In him, I found someone with whom I could share this whole silly gaming addiction, someone that wouldn’t judge me and my performance, someone I could relax with and not worry that I wouldn’t be allowed to play with them if I wasn’t godlike…and I latched on to it. It was surprisingly nice to have someone to share all these experiences with. Hell, I got back into PvPing because of him. My anxiety faded a bit with every game we played together.
That’s why the worst part about this all isn’t that my team did well without me. It was that the whole time they were playing…my husband was having fun.
He was laughing while they were winning, and he was laughing while they were losing. They wasted two entire days tearing through losing cards like they were going out of style and it was what playing games with your friends is supposed to be. For whatever reason, when we tried together, he wasn’t able to keep that attitude.
So hell yes, with all the strategizing we did and all the time we invested into Trials, there was a sense of betrayal when he got to the Lighthouse without me. But we had our talk about it, and I know he had a hard time handling our losses because we were in it together; there was suddenly more at stake than when he was just playing with friends. I know it’s because he cared so much. We’ve come to understand each other and what happened and we’ve moved on.
You see, anxiety manifests itself in a myriad of ways. My husband is a perfect example. He’d never describe himself as a person that gets stressed playing games, but he totally is. He can handle losing in a team of strangers or a team of friends, but the added factor of having me in the game (with my intense need to make this work) suddenly made him feel pressured, and he couldn’t manage that. I can’t help feeling like it’s all my fault for not being able to control my own head. I let my unrealistic expectations for my own play, my hyper-competitiveness, my emotional attatchment to gaming, my fear of failure and embarrassment and everything else that’s out there…I let it affect him.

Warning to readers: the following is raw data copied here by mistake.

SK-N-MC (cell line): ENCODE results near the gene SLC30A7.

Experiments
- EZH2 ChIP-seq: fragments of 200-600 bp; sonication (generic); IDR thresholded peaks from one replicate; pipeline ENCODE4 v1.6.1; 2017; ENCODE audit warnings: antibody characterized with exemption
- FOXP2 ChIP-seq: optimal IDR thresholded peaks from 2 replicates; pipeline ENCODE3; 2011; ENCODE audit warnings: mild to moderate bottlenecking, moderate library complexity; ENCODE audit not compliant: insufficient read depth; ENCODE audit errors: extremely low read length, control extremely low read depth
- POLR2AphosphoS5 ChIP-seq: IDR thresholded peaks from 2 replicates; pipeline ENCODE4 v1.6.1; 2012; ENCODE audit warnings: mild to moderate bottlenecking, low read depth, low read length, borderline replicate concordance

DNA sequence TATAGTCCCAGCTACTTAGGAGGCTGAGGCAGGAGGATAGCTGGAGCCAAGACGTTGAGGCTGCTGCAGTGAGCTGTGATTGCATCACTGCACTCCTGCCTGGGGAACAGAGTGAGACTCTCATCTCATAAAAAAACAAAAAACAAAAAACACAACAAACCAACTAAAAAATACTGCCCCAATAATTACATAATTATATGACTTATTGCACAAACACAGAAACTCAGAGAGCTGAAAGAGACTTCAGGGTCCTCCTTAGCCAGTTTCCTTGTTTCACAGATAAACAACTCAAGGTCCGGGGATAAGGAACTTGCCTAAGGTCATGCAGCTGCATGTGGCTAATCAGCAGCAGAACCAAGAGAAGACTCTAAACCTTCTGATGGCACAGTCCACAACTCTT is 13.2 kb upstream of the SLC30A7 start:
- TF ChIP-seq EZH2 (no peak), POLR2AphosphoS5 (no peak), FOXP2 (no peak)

So things felt different. Losing felt worse. It was harder for him to stay composed. He couldn’t communicate effectively. His gut instinct when faced with pressure (and in turn, anxiety) was to get angry.
My instinct is apparently to get completely depressed and give up on playing entirely.
To each their own, I guess.
Weeks later, I started to think about doing Trials again, because that’s the only way to get over all this, right? But obviously I couldn’t play with our old teammate; I was way too ashamed. Hell, I knew I couldn’t play with anyone we’d ever played with anymore. Because they know.
They know we were a team and we were struggling with winning. And they know that once I wasn’t there, the struggle was gone. They know that I was the problem. They know it was my fault and that I’m not good at this and I had no right even trying in the first place.
And sure, I know I’m putting words in their mouths. And I know they probably couldn’t give two shits about my inner Trials conflict here and I am literally the only person that cares about this. And when I’m looking at things objectively, I’m able to say that what they don’t know is that our team’s inability to adapt to different playstyles was a serious issue. And communication was, often times, very much a one-way street. And my husband’s poor control over his attitude was just as large of a contribution to our failure as any lack of skill on my part.
But that doesn’t matter when the controller’s in my hand and I’m actually faced with putting myself out there.
I feel like for the past seven years I’ve been trying to get past the intense anxiety that I feel when I play games, and in one stupid Trials run that I wasn’t even a part of, all my work was undone.
I’m so freaked out about playing this damn game now that I’ve honestly convinced myself that I’m not good at it. I can’t get through simple PvE encounters without dying what feels like every thirty seconds because all I keep thinking about is how I’m going to fuck up. That shouldn’t be happening.
I don’t consider myself a jealous person, but I envy every single one of you that can be a Swordbearer and not have your heart start rising in your throat the second Crota spawns, even though you’ve done it before and you know you can do it again.
If you can enter a hard VoG run and not have it in the back of your mind that – gods forbid – you may actually get downed and obviously that automatically makes you a complete failure, I’d like to trade brains. (I’ve done that raid a silly amount of times and I still panic when I get to the platform-jumping sobriety test.)
If you can have a ratio of .3 in the Crucible and not feel like your fireteam is going to remember that game and only that game forever because that’s of course what you’re going to do, consider yourself lucky.
And it’s not even really just about winning. It’s not an unreasonable fear of losing, because the same feelings occur even if I’m playing a single-player game. I don’t know what it is, other than a complete state of terror over something I can’t explain that can pop up at any time and be triggered by virtually anything.